Merkley sets sights on Smith
Target - Democratic senate candidate focuses on GOP incumbent during local forum
Oregon House Speaker Jeff Merkley brought his campaign for the U.S. Senate to western Washington County last week and made it clear who his target was: Republican Sen. Gordon Smith.
Merkley, a Portland Democrat, opened his remarks in Forest Grove Tuesday evening with a backhanded compliment of the incumbent, known for his blow-dried hair and warm personal approach on the campaign trail.
'He's a gentleman and has that $1,000 hair thing going for him,' Merkley noted during a forum hosted by Pacific University's Politics and Law Forum. 'But (his poll numbers) are down in the basement. Why is that?'
Merkley spent the next half-hour answering questions with variations of the same answer: Smith casts 95 percent of his votes in favor of President Bush.
On everything from health care and global warming to the ballooning budget deficit and the Iraq War, the Portland Democrat spoke about the failed 'Gordon Smith-George Bush strategies' and how Merkley would vote differently.
In fact, Merkley made it through his entire presentation and Q and A session without once acknowledging that before he takes on Smith in November, he must first win the Democratic primary, where he faces two other candidates - Steve Novick and Candy Neville - who finished ahead of him in a KATU poll released last week.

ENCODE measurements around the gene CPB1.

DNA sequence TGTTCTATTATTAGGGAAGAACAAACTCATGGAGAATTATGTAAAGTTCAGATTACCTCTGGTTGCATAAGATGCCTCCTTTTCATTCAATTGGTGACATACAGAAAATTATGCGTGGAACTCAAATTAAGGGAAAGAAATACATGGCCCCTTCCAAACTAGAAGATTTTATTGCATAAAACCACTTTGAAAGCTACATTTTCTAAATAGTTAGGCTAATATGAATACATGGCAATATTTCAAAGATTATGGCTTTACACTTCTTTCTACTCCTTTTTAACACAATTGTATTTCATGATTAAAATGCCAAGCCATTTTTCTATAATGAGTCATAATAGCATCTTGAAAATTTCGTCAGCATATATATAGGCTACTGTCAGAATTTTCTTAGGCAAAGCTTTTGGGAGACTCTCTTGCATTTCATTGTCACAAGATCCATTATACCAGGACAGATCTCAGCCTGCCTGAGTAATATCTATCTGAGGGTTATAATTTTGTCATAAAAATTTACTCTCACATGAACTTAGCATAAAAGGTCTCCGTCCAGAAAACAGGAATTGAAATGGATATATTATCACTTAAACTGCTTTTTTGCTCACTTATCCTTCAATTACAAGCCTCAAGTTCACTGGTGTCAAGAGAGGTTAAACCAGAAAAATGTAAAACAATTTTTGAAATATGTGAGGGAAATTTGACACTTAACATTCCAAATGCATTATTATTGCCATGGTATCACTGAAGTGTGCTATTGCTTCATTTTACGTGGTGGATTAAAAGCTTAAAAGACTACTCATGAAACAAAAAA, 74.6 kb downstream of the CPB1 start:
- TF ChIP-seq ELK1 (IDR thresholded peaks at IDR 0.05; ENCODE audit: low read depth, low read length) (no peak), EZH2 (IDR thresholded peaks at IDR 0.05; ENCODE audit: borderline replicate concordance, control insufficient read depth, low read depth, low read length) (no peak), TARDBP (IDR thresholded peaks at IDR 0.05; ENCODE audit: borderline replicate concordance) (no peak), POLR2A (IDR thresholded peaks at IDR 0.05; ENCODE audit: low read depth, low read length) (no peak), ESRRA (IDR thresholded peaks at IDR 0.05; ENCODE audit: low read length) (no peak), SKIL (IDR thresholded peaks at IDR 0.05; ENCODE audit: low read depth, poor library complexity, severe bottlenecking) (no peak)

Merkley will get another chance to take on his fellow Democrats later this month, in a televised debate hosted at Pacific University (see box).
In making distinctions with Smith, Merkley staked out several positions of his own, including vows to:
• Eliminate tax breaks for oil companies and others that have 'allowed the richest Americans and special interests to feed at the trough of the Bush administration.'
• Fight for state control over proposed liquefied natural gas projects.
• Support 'cap and trade' policies aimed at reducing industrial carbon dioxide emissions.
Merkley said that just as the country is poised to put someone new in the White House, Oregon can make a change in the U.S. Congress.
'We need a president who will lead on these issues and we need a House and Senate that will lead on these issues,' Merkley said. 'Together, we can put America back on track.'